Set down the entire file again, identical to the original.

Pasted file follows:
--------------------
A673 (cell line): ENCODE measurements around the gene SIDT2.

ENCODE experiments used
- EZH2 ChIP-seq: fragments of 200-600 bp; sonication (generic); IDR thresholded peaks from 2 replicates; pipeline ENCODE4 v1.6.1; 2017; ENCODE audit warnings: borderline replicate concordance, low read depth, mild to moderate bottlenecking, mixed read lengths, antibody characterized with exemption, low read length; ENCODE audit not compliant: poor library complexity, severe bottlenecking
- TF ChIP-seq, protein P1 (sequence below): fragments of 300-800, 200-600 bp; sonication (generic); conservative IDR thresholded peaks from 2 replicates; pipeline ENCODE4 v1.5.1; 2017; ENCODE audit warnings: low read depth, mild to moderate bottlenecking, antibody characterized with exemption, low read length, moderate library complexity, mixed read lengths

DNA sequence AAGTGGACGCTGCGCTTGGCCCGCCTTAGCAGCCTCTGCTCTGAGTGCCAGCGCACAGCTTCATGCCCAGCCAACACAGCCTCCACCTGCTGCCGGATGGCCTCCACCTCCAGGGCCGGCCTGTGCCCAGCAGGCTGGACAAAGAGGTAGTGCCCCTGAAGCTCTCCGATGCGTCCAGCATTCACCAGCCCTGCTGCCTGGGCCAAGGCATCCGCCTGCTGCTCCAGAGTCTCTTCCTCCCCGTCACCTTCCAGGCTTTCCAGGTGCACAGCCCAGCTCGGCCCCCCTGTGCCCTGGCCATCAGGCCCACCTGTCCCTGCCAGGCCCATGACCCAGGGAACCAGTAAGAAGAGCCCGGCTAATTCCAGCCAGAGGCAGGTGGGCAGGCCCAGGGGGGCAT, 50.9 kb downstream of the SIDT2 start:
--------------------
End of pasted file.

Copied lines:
A673 (cell line): ENCODE measurements around the gene SIDT2.

ENCODE experiments used
- EZH2 ChIP-seq: fragments of 200-600 bp; sonication (generic); IDR thresholded peaks from 2 replicates; pipeline ENCODE4 v1.6.1; 2017; ENCODE audit warnings: borderline replicate concordance, low read depth, mild to moderate bottlenecking, mixed read lengths, antibody characterized with exemption, low read length; ENCODE audit not compliant: poor library complexity, severe bottlenecking
- TF ChIP-seq, protein P1 (sequence below): fragments of 300-800, 200-600 bp; sonication (generic); conservative IDR thresholded peaks from 2 replicates; pipeline ENCODE4 v1.5.1; 2017; ENCODE audit warnings: low read depth, mild to moderate bottlenecking, antibody characterized with exemption, low read length, moderate library complexity, mixed read lengths

DNA sequence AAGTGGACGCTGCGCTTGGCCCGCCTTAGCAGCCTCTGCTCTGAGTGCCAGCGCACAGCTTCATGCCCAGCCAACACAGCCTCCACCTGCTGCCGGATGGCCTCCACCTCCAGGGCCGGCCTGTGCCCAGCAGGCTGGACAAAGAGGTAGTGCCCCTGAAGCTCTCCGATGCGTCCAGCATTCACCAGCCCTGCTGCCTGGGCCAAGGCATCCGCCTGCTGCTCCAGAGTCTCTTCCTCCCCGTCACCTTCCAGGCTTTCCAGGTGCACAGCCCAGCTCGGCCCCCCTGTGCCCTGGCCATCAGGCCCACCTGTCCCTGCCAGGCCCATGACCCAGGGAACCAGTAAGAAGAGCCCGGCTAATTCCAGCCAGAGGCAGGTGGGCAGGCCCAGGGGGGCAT, 50.9 kb downstream of the SIDT2 start: